Figure 8. Light micrographs of some protistans. The images are Copyright 1994 by Charles J. O'Kelly and Tim Littlejohn, used by permission from: http://megasun.bch.umontreal.ca/protists/gallery.html.

Fungi are almost entirely multicellular (with yeast, Saccharomyces cerviseae, being a prominent unicellular fungus), heterotrophic (deriving their energy from another organism, whether alive or dead), and usually having some cells with two nuclei (multinucleate, as opposed to the more common one, or uninucleate) per cell. Ecologically this kingdom is important (along with certain bacteria) as decomposers and recyclers of nutrients. Economically, the Fungi provide us with food (mushrooms; Bleu cheese/Roquefort cheese; baking and brewing), antibiotics (the first of the wonder drugs, penicillin, was isolated from a fungus Penicillium), and crop parasites (doing several billion dollars per year of damage).

Figure 9. Examples of fungi. The images are from http://www.cinenet.net/users/velosa/thumbnails.html.

Plantae (click here for more information about the Plantae) include multicelled organisms that are all autotrophic (capable of making their own food by the process of photosynthesis, the conversion of sunlight energy into chemical energy). Ecologically, this kingdom is generally (along with photosynthetic organisms in Monera and Protista) termed the producers, and rest at the base of all food webs. A food web is an ecological concept to trace energy flow through an ecosystem. Economically, this kingdom is unparalleled, with agriculture providing billions of dollars to the economy (as well as the foundation of "civilization"). Food, building materials, paper, drugs (both legal and illegal), and roses, are plants or plant-derived products.

Figure 10. Examples of plants. The left image of species of Equisetum is cropped and reduced from gopher://wiscinfo.wisc.edu:2070/I9/.image/.bot/.130/Fern_Allies/Sphenophyta/Equisetum/E._arvense_and_E._laevigatum_KS. The center image of Iris, is reduced and cropped from gopher://wiscinfo.wisc.edu:2070/I9/.image/.bot/.401/Flowering_Plants/Monocots/Iridaceae/Iris/Iris_pumula_habit. The right image of Pereskia (Cactaceae) is reduced from gopher://wiscinfo.wisc.edu:2070/I9/.image/.bot/.401/Flowering_Plants/Dicots/Cactaceae/Pereskia/Pereskia_leafy_stem_RK.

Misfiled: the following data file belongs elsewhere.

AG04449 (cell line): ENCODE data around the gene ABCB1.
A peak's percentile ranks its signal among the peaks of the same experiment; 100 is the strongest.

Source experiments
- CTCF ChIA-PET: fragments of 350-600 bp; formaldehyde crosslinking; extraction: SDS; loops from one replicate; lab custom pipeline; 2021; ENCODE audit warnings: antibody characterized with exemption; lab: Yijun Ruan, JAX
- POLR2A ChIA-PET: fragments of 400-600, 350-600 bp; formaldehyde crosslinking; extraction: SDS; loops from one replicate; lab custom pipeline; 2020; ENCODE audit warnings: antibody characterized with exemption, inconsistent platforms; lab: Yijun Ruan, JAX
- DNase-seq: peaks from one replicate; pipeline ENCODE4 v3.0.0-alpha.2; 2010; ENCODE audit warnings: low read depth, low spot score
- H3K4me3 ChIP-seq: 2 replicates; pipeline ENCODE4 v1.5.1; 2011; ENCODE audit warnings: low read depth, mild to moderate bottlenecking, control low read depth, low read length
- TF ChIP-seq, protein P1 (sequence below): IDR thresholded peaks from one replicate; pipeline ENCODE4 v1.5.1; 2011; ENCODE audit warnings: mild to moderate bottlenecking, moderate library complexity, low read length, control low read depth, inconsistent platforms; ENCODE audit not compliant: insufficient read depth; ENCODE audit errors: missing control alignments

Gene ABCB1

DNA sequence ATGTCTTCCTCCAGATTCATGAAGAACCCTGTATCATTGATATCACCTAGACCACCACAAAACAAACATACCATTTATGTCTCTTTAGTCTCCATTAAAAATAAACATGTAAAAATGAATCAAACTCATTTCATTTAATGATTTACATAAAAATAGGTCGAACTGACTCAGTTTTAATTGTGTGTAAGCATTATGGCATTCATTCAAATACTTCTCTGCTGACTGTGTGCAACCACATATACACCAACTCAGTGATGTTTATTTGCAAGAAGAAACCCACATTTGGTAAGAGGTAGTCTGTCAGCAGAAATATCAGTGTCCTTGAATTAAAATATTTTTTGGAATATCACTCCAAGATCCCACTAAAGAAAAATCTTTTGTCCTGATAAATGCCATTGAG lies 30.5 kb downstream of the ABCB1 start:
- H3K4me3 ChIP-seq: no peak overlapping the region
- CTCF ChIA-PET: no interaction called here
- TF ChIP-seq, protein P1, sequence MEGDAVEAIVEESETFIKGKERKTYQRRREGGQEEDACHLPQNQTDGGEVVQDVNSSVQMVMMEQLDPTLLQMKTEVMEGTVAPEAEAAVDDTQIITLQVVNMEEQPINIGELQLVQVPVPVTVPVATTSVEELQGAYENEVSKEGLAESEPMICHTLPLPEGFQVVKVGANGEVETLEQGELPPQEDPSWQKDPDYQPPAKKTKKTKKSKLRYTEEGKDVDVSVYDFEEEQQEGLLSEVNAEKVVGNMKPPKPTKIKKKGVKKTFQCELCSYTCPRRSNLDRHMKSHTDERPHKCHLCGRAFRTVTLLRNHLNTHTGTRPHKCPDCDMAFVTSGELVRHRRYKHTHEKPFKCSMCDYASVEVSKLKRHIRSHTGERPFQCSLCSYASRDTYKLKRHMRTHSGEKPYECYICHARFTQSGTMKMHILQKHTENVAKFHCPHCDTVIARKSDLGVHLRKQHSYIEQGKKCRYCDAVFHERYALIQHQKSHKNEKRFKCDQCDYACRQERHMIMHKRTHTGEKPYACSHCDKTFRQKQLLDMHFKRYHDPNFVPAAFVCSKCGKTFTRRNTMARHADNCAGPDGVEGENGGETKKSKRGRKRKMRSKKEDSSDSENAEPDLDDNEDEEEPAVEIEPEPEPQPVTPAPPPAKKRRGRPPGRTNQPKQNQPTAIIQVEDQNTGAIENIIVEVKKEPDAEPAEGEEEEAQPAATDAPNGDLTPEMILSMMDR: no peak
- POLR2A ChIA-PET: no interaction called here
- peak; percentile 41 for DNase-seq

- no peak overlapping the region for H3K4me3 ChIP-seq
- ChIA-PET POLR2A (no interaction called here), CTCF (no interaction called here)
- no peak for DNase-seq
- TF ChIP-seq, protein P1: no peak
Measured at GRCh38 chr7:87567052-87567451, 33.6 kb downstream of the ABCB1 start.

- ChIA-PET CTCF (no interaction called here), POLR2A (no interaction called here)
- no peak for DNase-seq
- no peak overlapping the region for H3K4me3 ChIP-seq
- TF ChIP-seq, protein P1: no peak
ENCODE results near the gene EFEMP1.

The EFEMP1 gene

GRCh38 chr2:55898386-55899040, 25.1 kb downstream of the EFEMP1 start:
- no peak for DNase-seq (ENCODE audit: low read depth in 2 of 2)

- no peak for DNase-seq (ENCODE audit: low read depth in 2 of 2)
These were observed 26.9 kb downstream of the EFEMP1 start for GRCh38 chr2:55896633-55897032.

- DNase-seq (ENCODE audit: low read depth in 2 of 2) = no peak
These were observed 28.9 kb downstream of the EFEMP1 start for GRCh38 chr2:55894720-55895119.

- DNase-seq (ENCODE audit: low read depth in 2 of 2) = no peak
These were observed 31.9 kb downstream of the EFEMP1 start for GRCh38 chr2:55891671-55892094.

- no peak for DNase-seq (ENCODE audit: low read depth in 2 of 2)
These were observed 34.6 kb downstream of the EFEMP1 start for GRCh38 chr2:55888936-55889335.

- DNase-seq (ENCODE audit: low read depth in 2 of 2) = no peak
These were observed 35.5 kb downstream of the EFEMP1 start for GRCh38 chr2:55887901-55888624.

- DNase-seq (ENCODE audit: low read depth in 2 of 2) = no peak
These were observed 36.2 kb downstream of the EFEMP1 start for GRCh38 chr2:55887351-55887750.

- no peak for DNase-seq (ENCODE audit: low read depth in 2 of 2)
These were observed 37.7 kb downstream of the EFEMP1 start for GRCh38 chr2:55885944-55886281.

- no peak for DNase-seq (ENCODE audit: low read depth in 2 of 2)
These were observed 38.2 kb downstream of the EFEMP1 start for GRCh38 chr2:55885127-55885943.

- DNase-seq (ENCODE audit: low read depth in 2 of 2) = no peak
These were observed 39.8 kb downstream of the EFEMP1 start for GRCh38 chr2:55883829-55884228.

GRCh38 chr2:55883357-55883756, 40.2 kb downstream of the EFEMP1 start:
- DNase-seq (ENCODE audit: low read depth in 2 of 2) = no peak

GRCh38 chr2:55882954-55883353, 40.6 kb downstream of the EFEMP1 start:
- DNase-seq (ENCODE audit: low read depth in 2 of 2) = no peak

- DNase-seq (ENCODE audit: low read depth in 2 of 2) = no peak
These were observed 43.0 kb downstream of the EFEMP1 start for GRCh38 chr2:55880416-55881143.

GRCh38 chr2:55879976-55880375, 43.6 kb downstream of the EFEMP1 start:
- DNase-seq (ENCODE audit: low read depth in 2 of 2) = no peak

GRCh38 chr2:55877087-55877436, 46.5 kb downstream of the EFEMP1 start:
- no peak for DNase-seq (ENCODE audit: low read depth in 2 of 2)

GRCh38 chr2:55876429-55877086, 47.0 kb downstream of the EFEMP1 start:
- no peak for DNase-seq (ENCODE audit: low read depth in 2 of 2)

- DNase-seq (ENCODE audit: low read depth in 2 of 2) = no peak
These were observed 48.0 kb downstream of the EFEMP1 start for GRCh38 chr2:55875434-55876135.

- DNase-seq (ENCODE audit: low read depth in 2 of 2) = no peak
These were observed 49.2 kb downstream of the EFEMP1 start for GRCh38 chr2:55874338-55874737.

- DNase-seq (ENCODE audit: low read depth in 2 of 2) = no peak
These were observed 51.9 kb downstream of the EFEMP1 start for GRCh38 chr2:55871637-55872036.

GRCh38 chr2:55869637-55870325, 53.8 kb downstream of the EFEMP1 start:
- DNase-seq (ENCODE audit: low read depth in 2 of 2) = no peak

Animalia consists entirely of multicelluar heterotrophs that are all capable (at some point during their life history) of mobility. Ecologically, this kingdom occupies the level of consumers, which can be subdivided into herbivore (eaters of plants) and carnivores (eaters of other animals). Humans, along with some other organisms, are omnivores (capable of functioning as herbivores or carnivores). Economically, animals provide meat, hides, beasts of burden, pleasure (pets), transportation, and scents (as used in some perfumes).

Figure 11. Examples of animals. The left image of a jellyfish is from http://www.smoky.org/~mtyler/bio/coelenterata.html. The center image of a tree frog is from http://frog.simplenet.com/froggy/images/wild28.gif. The right image of the chimpanzee is from http://www.selu.com/~bio/PrimateGallery/art/Copyright_Free02.html.

Characteristics of living things | Back to Top

Living things have a variety of common characteristics.

Levels of Organization | Back to Top